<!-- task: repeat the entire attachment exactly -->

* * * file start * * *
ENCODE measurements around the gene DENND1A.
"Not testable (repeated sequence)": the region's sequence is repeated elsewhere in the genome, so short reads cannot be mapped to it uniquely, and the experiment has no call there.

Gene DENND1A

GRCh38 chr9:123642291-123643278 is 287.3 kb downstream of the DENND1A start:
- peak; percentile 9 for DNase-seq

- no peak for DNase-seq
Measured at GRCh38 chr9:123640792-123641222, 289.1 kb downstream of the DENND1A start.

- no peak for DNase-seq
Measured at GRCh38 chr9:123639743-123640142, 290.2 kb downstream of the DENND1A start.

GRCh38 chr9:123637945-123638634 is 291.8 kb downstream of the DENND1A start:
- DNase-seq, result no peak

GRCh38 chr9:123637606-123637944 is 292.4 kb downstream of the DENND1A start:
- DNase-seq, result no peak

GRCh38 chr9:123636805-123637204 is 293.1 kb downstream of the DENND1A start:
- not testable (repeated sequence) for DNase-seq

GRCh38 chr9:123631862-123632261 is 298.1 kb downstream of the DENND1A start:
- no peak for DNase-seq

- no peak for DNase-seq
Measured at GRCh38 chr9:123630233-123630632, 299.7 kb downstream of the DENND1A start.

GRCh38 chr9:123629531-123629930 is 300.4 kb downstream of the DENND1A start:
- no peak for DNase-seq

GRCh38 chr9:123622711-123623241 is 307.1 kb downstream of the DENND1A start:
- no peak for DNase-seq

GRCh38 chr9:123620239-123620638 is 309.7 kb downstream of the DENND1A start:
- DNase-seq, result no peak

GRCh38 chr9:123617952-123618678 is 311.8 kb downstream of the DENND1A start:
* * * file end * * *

ENCODE measurements around the gene DENND1A.
"Not testable (repeated sequence)": the region's sequence is repeated elsewhere in the genome, so short reads cannot be mapped to it uniquely, and the experiment has no call there.

Gene DENND1A

GRCh38 chr9:123642291-123643278 is 287.3 kb downstream of the DENND1A start:
- peak; percentile 9 for DNase-seq

- no peak for DNase-seq
Measured at GRCh38 chr9:123640792-123641222, 289.1 kb downstream of the DENND1A start.

- no peak for DNase-seq
Measured at GRCh38 chr9:123639743-123640142, 290.2 kb downstream of the DENND1A start.

GRCh38 chr9:123637945-123638634 is 291.8 kb downstream of the DENND1A start:
- DNase-seq, result no peak

GRCh38 chr9:123637606-123637944 is 292.4 kb downstream of the DENND1A start:
- DNase-seq, result no peak

GRCh38 chr9:123636805-123637204 is 293.1 kb downstream of the DENND1A start:
- not testable (repeated sequence) for DNase-seq

GRCh38 chr9:123631862-123632261 is 298.1 kb downstream of the DENND1A start:
- no peak for DNase-seq

- no peak for DNase-seq
Measured at GRCh38 chr9:123630233-123630632, 299.7 kb downstream of the DENND1A start.

GRCh38 chr9:123629531-123629930 is 300.4 kb downstream of the DENND1A start:
- no peak for DNase-seq

GRCh38 chr9:123622711-123623241 is 307.1 kb downstream of the DENND1A start:
- no peak for DNase-seq

GRCh38 chr9:123620239-123620638 is 309.7 kb downstream of the DENND1A start:
- DNase-seq, result no peak

GRCh38 chr9:123617952-123618678 is 311.8 kb downstream of the DENND1A start: